A record number of Canadians own their homes as low interest rates have improved affordability even as prices hit new highs, bank economists said.
However, the factors driving home ownership - affordability and the relative cost of owning versus renting - "may be turning," a Bank of Nova Scotia report said.
RBC Economics observed in a separate report that 2004 set records for the number of home sales and average prices, was the biggest year for housing construction since 1987 and was the third straight year of double-digit percentage increases in average selling prices.
But in another report, Canada Mortgage and Housing Corp. said February's housing starts totalled 214,900 units at a seasonally adjusted annualized rate - up 5.3 per cent from frigid January levels but down from 240,000 during the final three months of 2004 and below the consensus economist expectation of 220,000 to 225,000.
Construction starts on single-family homes declined 2.4 per cent month-over-month and now have fallen in four of the past five months to 9.1 per cent below a year ago.
"This is yet another recent sign that housing activity may be cresting in Canada," commented Sherry Cooper, chief economist at BMO Nesbitt Burns.
Still, Cooper added, "the sector as a whole will remain at quite healthy levels, with low, low mortgage rates providing ongoing support."
Phil Soper, president of Royal LePage Real Estate Services, told a Bank of Nova Scotia media presentation that he expects the number of home sales nationally to decline about one per cent this year from 2004, with average price increases slowing to 4.5 per cent - less than half the "breakneck pace of price appreciation" of the past three years.
The Scotiabank outlook said low mortgage rates will maintain affordability, "but some erosion is already under way due to the rise in home prices."
Scotiabank estimates 67 per cent of Canadian homes now are owner-occupied, up from 65.8 per cent in 2001, meaning almost half a million households have bought homes in that period.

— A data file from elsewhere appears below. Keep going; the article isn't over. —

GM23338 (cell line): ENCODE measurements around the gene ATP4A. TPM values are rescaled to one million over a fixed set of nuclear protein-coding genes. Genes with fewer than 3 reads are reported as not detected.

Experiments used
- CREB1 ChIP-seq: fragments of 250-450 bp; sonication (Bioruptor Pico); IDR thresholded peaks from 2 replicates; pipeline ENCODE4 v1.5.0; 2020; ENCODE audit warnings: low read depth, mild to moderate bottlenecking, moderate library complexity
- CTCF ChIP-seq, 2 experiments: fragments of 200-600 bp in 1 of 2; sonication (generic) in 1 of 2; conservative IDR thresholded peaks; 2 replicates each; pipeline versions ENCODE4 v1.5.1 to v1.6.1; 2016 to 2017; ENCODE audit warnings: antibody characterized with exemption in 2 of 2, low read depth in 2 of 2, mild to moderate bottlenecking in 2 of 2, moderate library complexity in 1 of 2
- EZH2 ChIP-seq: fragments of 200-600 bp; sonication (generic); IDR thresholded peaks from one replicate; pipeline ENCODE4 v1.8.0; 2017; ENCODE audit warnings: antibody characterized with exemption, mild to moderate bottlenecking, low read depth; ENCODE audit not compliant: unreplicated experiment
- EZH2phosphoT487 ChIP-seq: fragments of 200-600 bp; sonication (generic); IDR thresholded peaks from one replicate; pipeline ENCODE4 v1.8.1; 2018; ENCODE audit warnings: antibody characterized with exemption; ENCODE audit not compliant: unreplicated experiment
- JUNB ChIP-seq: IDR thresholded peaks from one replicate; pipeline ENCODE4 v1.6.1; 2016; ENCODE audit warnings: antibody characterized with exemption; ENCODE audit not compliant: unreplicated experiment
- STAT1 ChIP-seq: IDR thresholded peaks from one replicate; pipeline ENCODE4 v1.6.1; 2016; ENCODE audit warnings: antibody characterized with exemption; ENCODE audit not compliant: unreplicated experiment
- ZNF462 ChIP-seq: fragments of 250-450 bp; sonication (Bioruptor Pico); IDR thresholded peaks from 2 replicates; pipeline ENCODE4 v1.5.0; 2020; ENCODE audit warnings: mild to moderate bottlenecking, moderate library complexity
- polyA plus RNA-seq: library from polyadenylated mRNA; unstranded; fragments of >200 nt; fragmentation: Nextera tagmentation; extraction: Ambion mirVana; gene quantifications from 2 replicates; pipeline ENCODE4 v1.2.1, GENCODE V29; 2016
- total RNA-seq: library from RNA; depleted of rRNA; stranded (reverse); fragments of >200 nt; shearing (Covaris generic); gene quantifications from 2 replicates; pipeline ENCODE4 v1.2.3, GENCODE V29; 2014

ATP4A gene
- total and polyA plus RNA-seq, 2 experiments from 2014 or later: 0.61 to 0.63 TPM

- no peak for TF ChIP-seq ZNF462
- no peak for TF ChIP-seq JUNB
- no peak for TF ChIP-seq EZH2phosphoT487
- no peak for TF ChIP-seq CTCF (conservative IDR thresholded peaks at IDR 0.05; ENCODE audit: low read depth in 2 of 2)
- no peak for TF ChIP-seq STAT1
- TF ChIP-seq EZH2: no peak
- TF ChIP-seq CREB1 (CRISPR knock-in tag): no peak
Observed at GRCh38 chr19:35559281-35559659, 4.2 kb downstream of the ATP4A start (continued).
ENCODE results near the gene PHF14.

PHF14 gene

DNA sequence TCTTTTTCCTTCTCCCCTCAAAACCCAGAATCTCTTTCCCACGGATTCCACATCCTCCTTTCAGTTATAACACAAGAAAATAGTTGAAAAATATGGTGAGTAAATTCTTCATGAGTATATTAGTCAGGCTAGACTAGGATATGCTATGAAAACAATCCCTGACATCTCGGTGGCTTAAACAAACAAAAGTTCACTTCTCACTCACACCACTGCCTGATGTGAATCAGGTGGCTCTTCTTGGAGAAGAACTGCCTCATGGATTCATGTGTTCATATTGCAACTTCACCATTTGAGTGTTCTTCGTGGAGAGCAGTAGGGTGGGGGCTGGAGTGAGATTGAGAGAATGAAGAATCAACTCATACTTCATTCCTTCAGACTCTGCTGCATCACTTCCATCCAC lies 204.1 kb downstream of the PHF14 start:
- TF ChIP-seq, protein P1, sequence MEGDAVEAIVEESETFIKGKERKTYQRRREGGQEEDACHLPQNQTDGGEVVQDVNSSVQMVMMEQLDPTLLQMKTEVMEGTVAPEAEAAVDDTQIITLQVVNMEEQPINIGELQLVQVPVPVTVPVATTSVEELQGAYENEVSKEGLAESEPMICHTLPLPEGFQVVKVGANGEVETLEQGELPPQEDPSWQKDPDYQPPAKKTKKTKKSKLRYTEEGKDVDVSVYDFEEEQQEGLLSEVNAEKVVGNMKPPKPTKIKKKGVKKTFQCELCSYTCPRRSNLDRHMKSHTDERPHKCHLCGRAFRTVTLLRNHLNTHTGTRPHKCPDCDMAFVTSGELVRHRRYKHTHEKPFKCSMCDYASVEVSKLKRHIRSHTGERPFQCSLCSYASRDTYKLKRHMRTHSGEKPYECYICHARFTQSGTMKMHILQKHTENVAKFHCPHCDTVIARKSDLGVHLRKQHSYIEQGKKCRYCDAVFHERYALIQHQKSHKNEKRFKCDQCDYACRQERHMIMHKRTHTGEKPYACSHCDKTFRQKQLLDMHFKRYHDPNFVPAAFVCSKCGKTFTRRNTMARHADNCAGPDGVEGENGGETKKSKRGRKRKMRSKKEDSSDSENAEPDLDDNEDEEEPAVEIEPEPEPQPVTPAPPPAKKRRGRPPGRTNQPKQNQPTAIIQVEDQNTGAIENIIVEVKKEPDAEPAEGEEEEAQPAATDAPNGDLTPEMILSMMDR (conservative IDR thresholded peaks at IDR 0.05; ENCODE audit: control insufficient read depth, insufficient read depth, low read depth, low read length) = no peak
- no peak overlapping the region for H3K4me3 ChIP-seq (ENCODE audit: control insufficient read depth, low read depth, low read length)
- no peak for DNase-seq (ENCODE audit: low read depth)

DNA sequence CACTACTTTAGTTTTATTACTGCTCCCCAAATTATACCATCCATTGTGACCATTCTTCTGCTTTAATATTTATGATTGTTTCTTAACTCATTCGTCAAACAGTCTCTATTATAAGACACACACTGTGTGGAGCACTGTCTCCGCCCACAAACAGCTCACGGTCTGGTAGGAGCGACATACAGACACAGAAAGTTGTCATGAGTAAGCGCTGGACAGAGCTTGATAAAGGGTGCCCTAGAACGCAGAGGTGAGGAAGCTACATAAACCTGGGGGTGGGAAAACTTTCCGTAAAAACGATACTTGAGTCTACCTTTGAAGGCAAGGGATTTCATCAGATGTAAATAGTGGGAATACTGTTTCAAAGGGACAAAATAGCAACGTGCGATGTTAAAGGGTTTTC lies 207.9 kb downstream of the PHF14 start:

Part of this growth has been driven by demographics, as the Baby Boom generation has aged into its prime home-owning years, the bank noted.
But that's only one factor, added Scotiabank chief economist Warren Jestin. The others include rising disposable incomes, strong job growth, easier access to mortgages, and interest rates that have been and are likely to remain "near lifetime lows," Jestin said.
He added at the media presentation that there is no sign of an unsustainable bubble in Canadian house prices.
"In a very low-inflation environment, you're going to have some things that are moving up faster, some things that are moving up a bit slower, and I think the economic fundamentals under the housing market are still pretty good."
However, the Scotiabank report said the faster rise of home prices, compared with rents, is widening the difference in cost between owning and renting.
It estimates the difference between monthly mortgage payments on a typical home and the average rent on a two-bedroom apartment was $300 in 2004, only half the $600 gap in 1990 but up from a low of just over $100 in 1998.
Nonetheless, the housing market "remains healthy despite steadily rising house prices, thanks to good overall housing affordability and lower borrowing rates," said RBC economist Allan Seychuk.